Tuesday, June 26, 2012

Six Month Checkup

Interim Instrument Panel
I've been driving my EV truck for about 6 months now and thought I'd give an update.  The short version is, it's great! The best part is driving by the gas station every day.  I put aside all interior finish work while working on the power train.  For the first few months I was driving around with a very austere interior including the minimalist instrument panel shown here.  It consisted of just the state or charge indicator and the multifunction motor display.  Without my dashboard and traditional instrument panel I had no odometer or speedometer.  However I quickly learned that, in second gear, my speed, in mph, was roughly equal to the rpm divide by 100.

BMS programming

Typical Discharge Data
I spent a lot of time during the first month or so of driving monitoring my charge and discharge cycles and adjusting my BMS settings.  Gotta give a big shout out to the technical support at Elithion, originally Robert Helvestine and now Steve Van Buskirk. They were very helpful in getting my BMS properly setup and programmed. I'm very pleased thus far with the performance of the Lithiumate BMS.  I can't over emphasize the importance of collecting and carefully evaluating charge and discharge data during the first month of driving.  I had to collected data from a number of charge and discharge cycles to determine exactly what was going on with my battery pack and to properly set all the parameters for my BMS.  Initially I thought that I had a bad cell that was not fully charging.  That can be seen in the figure to the left when green minimum voltage line drops off quickly at the end of the discharge cycle.  However, after monitoring the pack for many cycles I found out that the cell was fine.  The problem was my failure to do an initial balance of all the batteries before installing them.  I skipped this step assuming the BMS would do the balancing for me once the pack was setup.  This did happen but it took the BMS quite a few cycles to balance out the pack since they started well out of balance.  Another lesson learned.

Making it look nice

Dash Cap Installation
Once I got all the guts of the system working, I was able to turn my attention to fixing the interior.  I spent a good deal of time looking for solutions to repair the cracked vinyl dashboard.  This is a common problem with older dashboards.  I turns out there are a range of solutions from crack fillers on the cheap and ineffective end to professional removal and refurbishment on the beautiful and expensive end.  I opted for the middle ground--the dash cap.  A dash cap is a vacuum formed plastic piece designed to fit over the old cracked dashboard.  It's simply glued on top of the old dashboard with silicone adhesive.  Sounds simple, but is actually a lot of work to install properly.  The final product looks a lot better than the cracked dashboard but it's obvious that it's not the original dashboard--sorta like a Maaco paint job--much better than that an old oxidized finish, but nothing like first class paint job.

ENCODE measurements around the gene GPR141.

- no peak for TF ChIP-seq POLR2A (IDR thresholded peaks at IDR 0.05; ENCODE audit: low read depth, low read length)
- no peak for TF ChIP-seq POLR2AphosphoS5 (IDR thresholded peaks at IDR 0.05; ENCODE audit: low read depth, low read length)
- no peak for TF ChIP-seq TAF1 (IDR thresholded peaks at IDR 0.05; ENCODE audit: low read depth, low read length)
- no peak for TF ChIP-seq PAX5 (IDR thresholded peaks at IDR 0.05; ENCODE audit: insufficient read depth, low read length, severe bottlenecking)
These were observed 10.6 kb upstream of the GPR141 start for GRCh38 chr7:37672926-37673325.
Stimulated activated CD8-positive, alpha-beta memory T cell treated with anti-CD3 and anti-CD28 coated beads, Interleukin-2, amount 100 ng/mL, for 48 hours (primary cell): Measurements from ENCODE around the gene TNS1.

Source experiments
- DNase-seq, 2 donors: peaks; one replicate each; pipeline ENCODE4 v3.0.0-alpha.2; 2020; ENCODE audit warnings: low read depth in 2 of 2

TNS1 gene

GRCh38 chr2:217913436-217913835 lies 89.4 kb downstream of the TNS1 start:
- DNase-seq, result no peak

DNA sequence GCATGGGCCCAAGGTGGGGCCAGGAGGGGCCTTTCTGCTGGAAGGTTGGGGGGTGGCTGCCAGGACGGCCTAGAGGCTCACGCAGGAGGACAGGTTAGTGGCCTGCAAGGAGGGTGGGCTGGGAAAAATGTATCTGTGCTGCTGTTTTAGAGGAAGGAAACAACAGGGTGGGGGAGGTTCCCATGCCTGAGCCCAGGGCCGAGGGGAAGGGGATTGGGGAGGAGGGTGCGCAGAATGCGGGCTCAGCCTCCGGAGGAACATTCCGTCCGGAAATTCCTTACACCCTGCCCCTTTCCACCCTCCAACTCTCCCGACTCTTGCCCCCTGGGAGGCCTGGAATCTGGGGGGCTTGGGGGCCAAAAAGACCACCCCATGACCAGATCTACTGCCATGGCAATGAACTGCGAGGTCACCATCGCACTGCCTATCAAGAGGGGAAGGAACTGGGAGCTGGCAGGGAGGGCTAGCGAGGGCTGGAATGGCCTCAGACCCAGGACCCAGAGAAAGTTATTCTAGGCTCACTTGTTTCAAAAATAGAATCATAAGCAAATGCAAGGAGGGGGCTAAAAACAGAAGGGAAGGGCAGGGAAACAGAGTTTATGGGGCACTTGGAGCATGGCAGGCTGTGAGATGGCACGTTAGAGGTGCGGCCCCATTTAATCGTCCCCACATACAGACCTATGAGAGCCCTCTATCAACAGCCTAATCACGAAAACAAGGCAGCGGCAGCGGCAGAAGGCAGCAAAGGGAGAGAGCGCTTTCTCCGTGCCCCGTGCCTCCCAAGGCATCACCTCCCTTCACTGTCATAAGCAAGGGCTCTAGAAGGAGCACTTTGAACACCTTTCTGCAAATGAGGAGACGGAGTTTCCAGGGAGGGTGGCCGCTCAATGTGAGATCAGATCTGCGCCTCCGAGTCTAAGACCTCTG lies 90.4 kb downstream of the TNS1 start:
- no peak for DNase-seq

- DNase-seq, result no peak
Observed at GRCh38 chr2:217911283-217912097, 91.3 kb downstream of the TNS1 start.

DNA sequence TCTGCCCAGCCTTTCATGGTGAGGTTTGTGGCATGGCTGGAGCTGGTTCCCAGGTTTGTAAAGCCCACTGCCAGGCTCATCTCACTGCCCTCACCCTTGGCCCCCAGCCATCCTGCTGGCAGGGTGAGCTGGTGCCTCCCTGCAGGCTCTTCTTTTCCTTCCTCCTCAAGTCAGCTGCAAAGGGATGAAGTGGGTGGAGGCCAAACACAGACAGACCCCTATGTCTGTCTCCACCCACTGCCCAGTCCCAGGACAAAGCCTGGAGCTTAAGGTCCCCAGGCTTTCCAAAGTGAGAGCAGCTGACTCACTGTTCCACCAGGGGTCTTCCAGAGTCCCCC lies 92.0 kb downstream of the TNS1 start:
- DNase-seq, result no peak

Integrated Instrument Panel
I really wanted the EV gauges integrated into the original instrument panel.  I don't like the look of gauges hanging off the bottom of the dashboard or mounted on top of the dash. I opened up the existing instrument cluster and mounted the state of charge meter in place of the now unused gas gauge, hooking the low battery warning to the old low fuel light.  I was able to put the Curtis multifunction display in the location of the tachometer, since I didn't have an analogue tach in the vehicle.  You can see the results on the left.  Finally I had the interior upholstery, door panels, and headliner replaced by a local shop.  They did a nice job, except for the speaker covers which I redid myself.  So far the only work I've subbed out on the job is the transmission rebuild and the interior upholstery.  I'm really pleased with the overall look of the vehicle now.
Completed Interior
The truck's big coming out party was at an EV car show last month on the Cal Poly Pomona campus.  My truck was there representing DIY EV conversion. The show included all the big boys, Nissan Leaf, Chevy Volt, and Tesla roadster.  The Reverend Gadget, of Revenge of the Electric Car fame, was also there representing the commercial EV conversion market.  You can see his EV speedster next to my truck.  That guy is definitely a character.  All in all the show was a lot of fun.

Driving Stats

My First Ever Car Show
One of the biggest lessons I've learned over the past six months is difference in energy use between conservative driving, normal driving, and unconservative  driving.  If I'm very careful about minimizing energy use I can get 70 miles out of a single charge of my battery pack. If I drive normally, not being particularly cautious about energy usage, I'll get about 55 miles out a charge.  If I just ignore my energy use and floor the vehicle at starts I'll get around 40 miles per charge.  I find when I have a limited energy supply and an ammeter constantly showing my energy use, it really leads to a lot of energy savings.  So, the stats